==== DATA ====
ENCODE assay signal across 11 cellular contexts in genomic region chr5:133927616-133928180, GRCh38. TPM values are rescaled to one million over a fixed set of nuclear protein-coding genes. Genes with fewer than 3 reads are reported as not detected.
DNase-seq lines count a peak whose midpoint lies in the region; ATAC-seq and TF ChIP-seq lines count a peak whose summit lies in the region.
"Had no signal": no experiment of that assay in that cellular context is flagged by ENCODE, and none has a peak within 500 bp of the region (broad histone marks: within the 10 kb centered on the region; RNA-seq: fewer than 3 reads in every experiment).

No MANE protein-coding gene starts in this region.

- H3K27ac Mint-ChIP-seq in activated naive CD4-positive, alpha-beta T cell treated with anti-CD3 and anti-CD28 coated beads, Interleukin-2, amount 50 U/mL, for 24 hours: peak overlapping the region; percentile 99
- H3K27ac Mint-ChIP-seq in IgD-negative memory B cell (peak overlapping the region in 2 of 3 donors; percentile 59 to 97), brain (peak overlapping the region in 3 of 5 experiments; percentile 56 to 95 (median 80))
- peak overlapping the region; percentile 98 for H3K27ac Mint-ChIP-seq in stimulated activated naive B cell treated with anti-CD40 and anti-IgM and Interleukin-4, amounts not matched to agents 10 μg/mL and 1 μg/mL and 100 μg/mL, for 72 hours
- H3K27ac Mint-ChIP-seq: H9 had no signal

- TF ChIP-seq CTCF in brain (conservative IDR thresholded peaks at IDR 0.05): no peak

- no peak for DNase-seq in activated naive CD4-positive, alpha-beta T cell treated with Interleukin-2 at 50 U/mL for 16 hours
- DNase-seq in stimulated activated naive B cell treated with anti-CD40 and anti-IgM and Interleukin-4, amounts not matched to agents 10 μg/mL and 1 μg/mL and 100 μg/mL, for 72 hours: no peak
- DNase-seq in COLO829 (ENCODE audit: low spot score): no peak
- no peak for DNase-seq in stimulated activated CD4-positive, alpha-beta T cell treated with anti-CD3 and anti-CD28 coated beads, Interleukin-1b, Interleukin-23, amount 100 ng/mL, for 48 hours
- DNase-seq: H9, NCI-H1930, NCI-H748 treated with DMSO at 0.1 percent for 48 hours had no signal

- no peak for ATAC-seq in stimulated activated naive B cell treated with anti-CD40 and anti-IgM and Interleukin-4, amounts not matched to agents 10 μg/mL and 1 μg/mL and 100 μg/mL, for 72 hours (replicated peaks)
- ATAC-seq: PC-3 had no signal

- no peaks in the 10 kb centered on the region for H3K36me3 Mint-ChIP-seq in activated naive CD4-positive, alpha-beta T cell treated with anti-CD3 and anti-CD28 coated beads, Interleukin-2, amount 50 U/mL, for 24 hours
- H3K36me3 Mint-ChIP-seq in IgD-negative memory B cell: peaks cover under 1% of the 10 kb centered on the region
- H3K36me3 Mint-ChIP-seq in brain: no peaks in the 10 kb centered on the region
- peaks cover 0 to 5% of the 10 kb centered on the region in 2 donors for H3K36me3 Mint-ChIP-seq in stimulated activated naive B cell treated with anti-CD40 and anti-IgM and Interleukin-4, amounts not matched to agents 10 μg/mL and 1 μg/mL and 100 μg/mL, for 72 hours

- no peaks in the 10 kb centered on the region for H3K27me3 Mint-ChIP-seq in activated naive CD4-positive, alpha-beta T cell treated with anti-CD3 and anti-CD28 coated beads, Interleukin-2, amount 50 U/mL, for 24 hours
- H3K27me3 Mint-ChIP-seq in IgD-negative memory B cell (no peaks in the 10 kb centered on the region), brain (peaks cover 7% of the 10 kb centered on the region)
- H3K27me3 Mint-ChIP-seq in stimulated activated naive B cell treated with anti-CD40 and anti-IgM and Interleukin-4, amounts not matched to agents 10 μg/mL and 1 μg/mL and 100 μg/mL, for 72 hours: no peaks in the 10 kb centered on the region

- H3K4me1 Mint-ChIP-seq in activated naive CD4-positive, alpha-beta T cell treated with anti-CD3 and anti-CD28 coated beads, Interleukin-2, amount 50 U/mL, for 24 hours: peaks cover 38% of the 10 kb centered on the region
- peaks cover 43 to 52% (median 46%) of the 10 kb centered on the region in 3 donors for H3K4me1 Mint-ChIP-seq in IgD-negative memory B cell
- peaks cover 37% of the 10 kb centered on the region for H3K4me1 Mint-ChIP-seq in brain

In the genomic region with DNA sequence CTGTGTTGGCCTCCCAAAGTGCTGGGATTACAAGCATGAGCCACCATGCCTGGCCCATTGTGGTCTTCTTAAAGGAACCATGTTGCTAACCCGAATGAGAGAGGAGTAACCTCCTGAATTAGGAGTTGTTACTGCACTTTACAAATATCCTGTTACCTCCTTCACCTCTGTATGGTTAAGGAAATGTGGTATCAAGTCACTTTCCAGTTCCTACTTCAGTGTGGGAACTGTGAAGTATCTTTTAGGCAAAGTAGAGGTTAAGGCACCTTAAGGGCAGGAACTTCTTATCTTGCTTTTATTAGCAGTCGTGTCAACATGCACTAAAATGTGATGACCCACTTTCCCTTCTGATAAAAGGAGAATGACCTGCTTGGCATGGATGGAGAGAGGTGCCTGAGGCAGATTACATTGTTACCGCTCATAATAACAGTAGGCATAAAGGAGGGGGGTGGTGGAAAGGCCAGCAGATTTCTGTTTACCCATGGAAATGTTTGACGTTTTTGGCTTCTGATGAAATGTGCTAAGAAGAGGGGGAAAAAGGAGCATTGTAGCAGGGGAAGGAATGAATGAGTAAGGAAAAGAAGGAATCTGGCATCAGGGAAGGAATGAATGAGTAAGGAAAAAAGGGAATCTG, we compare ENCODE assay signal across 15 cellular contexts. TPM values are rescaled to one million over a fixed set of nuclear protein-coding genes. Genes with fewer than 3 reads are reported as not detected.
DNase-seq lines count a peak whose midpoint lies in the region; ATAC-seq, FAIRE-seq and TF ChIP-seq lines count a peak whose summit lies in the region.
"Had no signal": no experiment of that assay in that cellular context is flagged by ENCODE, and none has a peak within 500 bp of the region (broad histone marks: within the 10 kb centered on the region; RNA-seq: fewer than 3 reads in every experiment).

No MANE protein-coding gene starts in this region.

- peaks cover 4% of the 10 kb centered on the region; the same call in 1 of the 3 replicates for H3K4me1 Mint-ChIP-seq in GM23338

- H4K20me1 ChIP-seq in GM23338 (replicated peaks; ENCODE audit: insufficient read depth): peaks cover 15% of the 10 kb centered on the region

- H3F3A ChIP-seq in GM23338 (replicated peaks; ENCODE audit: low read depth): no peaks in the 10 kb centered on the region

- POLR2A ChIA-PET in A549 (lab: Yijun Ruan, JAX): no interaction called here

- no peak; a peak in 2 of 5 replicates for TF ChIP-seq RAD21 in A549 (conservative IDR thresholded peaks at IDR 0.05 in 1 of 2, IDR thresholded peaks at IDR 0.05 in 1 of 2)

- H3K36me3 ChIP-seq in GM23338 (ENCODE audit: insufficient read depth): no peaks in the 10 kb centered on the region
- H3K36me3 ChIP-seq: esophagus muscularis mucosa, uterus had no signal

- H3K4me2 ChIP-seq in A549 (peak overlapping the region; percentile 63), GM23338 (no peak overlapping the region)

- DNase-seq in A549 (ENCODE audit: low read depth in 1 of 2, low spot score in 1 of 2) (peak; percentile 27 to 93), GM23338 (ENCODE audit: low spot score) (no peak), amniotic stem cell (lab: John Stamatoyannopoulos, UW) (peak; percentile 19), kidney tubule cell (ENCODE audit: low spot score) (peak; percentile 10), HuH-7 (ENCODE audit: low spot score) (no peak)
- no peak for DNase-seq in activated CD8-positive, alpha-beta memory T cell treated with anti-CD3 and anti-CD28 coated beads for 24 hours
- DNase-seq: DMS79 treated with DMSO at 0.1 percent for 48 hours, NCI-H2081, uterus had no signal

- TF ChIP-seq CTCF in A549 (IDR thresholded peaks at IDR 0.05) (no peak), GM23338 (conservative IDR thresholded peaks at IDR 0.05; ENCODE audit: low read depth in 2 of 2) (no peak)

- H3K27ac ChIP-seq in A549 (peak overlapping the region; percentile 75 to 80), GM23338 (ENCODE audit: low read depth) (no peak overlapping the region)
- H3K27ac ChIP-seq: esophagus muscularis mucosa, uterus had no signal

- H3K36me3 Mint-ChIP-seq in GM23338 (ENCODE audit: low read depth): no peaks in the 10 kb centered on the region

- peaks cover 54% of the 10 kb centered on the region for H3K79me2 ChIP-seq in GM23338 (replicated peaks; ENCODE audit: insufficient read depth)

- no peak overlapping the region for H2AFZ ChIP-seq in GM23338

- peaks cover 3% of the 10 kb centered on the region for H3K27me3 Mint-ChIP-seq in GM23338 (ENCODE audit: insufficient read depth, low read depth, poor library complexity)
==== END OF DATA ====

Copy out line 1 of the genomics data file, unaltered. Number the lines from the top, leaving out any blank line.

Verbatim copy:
ENCODE assay signal across 11 cellular contexts in genomic region chr5:133927616-133928180, GRCh38. TPM values are rescaled to one million over a fixed set of nuclear protein-coding genes. Genes with fewer than 3 reads are reported as not detected.